Now that Prof. Chukwu is out


When the news broke that the Minister of Health, Prof. Onyebuchi Chukwu, alongside six other serving ministers in President Goodluck Jonathan’s cabinet, has resigned from their positions as ministers, there was jubilation among health workers, especially those under the aegis of the Nigerian Union of Allied Health Professionals (NUAHP) and the Joint Health Sector Union (JOHESU).

The leadership and members of these unions had, over the years, blamed Prof. Chukwu for the many problems in the health sector and specifically for being too pro-doctors. Prof. Chukwu was reported to have resigned to pursue a gubernatorial position in Ebonyi State ahead of the upcoming 2015 general elections.

Since his appointment in April 2010, the health sector had consistently been in a state of unrest. All the health professionals went on strike at various times.

Members of NUAHP and JOHESU, who are currently on strike, repeatedly blamed Prof. Chukwu for the non-resolution of the issues that prompted the latest round of strike action.

In the words of the National President of NUAHP, Mr Felix Faniran, “Since the appointment of Prof. Chukwu as health minister, our sector has not known peace. He has demonstrated that he is a nominee of the Nigeria Medical Association (NMA) and not a minister of the Federal Republic of Nigeria, having been partisan and outrightly discriminatory of all other health professionals in favour of member of his constituency from the beginning till date.”

JOHESU and NUAHP had been strident in articulating the wrongs done to members of the association by the Prof. Chukwu led health ministry. Among other allegations, Prof. Chukwu was accused of using his influence to ensure that the government avoided coming up with circulars to back up the Memorandum of Understandings (MOUs) it signed with the labour unions. He was said to have done this in a bid to placate doctors under the aegis of the NMA who equally went on strike between July and August, 2014.

It must be said, however, that even though Prof. Chukwu was, perhaps more than any other previous health minister, seen as a pro-clinicians minister, he was equally not well loved by members of his constituency, the medics. Whatever goodwill he enjoyed even among doctors was destroyed when the federal government temporarily suspended the residency training programme for medical doctors in all government hospitals last July. Barbs were thrown at him by his medical colleagues for that action.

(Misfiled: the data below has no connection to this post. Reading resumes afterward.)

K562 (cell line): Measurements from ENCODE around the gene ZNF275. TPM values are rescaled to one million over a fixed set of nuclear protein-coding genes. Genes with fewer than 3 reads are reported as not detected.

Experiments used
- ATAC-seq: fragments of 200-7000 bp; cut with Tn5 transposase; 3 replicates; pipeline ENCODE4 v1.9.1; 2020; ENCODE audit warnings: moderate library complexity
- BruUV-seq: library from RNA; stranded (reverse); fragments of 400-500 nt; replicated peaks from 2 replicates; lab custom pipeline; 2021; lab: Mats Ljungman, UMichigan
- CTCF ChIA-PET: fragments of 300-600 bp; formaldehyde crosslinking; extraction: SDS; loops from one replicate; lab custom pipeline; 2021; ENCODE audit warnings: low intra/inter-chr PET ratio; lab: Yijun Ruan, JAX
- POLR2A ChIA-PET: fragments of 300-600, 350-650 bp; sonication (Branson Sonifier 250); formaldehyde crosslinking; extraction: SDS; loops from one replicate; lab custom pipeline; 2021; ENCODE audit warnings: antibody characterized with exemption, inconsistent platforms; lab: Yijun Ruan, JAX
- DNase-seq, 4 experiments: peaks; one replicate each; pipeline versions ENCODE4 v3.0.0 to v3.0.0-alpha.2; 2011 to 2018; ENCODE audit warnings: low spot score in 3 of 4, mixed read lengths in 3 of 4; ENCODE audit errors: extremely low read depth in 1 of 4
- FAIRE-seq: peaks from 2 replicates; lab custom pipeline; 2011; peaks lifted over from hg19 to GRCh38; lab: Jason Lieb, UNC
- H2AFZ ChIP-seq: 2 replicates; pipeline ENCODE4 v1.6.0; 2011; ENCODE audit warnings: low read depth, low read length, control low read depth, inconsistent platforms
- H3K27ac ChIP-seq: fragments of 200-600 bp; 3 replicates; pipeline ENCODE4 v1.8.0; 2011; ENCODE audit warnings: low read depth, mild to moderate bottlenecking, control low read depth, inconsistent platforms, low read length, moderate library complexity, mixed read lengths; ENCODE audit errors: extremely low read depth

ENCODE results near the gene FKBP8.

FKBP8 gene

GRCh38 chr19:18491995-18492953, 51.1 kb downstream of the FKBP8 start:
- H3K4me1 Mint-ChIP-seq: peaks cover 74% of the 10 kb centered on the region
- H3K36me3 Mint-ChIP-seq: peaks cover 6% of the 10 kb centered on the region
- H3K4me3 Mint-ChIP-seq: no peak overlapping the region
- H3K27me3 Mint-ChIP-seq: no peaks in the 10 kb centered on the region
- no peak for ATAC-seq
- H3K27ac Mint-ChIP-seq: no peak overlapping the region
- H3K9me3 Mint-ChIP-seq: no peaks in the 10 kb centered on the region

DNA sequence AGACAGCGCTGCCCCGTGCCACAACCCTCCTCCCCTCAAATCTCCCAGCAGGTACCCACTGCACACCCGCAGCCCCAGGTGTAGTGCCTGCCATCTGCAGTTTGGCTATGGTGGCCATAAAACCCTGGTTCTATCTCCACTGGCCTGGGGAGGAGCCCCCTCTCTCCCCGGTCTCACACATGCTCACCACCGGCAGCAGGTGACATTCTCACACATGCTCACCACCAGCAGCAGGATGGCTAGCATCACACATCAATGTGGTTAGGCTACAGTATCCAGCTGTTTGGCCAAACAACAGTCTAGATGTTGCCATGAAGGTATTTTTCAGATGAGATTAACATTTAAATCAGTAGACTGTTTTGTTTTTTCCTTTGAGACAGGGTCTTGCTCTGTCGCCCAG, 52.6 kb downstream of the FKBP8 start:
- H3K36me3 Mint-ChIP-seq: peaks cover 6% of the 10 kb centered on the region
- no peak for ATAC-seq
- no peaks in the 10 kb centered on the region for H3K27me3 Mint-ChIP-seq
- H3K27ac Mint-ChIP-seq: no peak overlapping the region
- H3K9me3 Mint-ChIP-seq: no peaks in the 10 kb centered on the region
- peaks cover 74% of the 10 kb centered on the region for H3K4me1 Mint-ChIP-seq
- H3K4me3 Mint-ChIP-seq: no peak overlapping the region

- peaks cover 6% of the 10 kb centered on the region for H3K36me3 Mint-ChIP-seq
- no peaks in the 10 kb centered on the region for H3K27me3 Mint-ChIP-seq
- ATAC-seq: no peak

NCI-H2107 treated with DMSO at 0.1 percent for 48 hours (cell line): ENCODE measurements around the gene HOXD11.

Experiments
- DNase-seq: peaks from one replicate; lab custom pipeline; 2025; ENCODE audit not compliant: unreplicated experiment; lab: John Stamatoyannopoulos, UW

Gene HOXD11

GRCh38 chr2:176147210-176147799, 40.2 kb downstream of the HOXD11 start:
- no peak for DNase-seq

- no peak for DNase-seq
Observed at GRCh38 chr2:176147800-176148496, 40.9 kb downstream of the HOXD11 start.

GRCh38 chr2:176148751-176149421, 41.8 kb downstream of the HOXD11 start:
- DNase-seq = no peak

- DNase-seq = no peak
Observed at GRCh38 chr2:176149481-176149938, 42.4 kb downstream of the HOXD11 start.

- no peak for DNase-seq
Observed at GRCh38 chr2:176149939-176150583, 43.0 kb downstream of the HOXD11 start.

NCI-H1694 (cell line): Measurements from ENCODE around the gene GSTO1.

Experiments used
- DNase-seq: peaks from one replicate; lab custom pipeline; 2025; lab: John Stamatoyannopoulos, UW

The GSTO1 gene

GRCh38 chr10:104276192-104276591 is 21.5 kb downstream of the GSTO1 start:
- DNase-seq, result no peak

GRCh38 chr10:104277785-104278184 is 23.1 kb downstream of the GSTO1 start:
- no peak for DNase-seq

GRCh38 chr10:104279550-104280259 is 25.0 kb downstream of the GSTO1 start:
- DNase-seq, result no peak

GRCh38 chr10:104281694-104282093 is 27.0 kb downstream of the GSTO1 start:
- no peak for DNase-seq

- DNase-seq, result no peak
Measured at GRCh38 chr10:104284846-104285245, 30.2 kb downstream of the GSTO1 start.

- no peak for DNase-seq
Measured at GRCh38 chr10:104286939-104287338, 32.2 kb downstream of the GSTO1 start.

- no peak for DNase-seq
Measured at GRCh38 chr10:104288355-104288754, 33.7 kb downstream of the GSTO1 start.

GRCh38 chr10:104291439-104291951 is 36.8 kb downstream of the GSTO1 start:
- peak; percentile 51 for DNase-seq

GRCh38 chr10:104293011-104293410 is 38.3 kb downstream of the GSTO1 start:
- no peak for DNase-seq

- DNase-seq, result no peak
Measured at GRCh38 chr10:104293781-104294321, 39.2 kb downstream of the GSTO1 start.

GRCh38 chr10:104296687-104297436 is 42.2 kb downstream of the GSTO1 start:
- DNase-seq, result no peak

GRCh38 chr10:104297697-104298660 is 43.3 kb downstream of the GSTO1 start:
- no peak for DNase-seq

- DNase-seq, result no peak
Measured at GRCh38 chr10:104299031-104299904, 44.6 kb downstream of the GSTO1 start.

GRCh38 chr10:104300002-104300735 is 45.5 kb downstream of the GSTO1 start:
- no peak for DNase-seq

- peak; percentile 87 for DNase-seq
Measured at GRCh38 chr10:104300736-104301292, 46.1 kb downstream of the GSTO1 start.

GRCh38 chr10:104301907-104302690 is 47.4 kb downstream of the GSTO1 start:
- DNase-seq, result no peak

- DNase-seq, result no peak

Whatever achievements recorded by the health sector and the ministry of health under his watch, Prof. Chukwu will go down in history, at least till date, as the health minister under whom the health sector suffered the greatest upheavals.

It must be said that Prof. Chukwu could have been more tactful in handling the issues he dealt with as health minister. First, it was actually not very savvy that he wore the toga of being a supporter of a particular professional group as a minister of a multidisciplinary sector, like the health sector.

It must also be stressed that Prof. Chukwu as health minister was perhaps not also very decisive in resolving the numerous issues that came up and required shrewd resolution to foster team spirit and engender harmony in the health sector. Eventually, issues that could have been easily resolved were allowed to fester and became more complicated.

Even though Prof. Chukwu showed good leadership in working with the Lagos State government to contain the Ebola Virus Disease (EVD) when it broke out on our shores; even though he accelerated efforts towards ridding Nigeria of poliomyelitis and ensuring that four Nigerian pharmaceutical manufacturing companies got WHO GMP certification, he will perhaps be remembered more for the strike actions during his tenure, than these laudable achievements.

Whoever is appointed to succeed Prof. Chukwu must avoid the pitfalls that plagued the tenure of Chukwu as health minister. More than anything, the new health minister must ensure he is seen as a minister protecting the interest of all health professionals and not biased towards any particular group.